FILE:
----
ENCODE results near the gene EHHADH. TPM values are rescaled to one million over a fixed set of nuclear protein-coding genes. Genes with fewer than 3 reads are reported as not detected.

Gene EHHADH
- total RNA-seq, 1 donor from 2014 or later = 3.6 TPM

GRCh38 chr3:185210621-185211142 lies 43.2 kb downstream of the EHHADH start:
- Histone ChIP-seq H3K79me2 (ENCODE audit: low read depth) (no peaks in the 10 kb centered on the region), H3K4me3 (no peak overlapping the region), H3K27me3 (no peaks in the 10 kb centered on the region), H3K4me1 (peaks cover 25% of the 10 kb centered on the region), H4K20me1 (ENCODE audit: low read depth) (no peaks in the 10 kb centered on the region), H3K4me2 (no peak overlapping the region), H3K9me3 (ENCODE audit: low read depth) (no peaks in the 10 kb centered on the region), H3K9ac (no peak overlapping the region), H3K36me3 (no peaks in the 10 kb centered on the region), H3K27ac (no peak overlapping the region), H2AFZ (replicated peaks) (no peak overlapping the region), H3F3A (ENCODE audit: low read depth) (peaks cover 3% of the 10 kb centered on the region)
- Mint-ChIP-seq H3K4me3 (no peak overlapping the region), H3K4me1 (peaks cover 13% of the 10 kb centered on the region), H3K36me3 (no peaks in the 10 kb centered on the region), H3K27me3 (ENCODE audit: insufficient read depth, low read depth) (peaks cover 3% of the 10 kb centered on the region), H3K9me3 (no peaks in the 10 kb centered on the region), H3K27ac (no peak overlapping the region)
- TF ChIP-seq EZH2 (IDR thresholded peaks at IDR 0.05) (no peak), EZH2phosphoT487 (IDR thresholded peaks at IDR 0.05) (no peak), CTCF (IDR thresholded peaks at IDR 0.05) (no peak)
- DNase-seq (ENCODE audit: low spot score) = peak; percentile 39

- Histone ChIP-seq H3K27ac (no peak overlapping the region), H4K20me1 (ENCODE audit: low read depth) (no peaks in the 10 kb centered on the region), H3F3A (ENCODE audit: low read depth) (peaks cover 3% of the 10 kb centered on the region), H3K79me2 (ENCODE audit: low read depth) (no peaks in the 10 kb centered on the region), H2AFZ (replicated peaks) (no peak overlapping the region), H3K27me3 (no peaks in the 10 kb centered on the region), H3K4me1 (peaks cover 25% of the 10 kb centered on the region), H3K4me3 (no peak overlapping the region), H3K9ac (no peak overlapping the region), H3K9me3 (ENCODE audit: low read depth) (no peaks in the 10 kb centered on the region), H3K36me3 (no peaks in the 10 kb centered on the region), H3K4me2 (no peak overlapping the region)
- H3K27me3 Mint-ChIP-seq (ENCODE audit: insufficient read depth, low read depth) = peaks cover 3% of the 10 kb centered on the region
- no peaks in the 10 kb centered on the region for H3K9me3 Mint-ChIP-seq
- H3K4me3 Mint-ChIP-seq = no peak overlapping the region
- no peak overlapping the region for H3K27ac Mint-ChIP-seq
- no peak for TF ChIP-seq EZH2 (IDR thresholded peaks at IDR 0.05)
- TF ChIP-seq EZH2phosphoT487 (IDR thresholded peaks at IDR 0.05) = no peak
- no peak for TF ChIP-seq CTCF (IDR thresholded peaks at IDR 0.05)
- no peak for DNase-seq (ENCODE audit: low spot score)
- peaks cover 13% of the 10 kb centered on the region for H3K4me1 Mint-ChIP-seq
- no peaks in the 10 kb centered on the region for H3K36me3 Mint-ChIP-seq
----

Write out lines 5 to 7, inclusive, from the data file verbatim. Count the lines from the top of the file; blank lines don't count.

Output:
- Histone ChIP-seq H3K79me2 (ENCODE audit: low read depth) (no peaks in the 10 kb centered on the region), H3K4me3 (no peak overlapping the region), H3K27me3 (no peaks in the 10 kb centered on the region), H3K4me1 (peaks cover 25% of the 10 kb centered on the region), H4K20me1 (ENCODE audit: low read depth) (no peaks in the 10 kb centered on the region), H3K4me2 (no peak overlapping the region), H3K9me3 (ENCODE audit: low read depth) (no peaks in the 10 kb centered on the region), H3K9ac (no peak overlapping the region), H3K36me3 (no peaks in the 10 kb centered on the region), H3K27ac (no peak overlapping the region), H2AFZ (replicated peaks) (no peak overlapping the region), H3F3A (ENCODE audit: low read depth) (peaks cover 3% of the 10 kb centered on the region)
- Mint-ChIP-seq H3K4me3 (no peak overlapping the region), H3K4me1 (peaks cover 13% of the 10 kb centered on the region), H3K36me3 (no peaks in the 10 kb centered on the region), H3K27me3 (ENCODE audit: insufficient read depth, low read depth) (peaks cover 3% of the 10 kb centered on the region), H3K9me3 (no peaks in the 10 kb centered on the region), H3K27ac (no peak overlapping the region)
- TF ChIP-seq EZH2 (IDR thresholded peaks at IDR 0.05) (no peak), EZH2phosphoT487 (IDR thresholded peaks at IDR 0.05) (no peak), CTCF (IDR thresholded peaks at IDR 0.05) (no peak)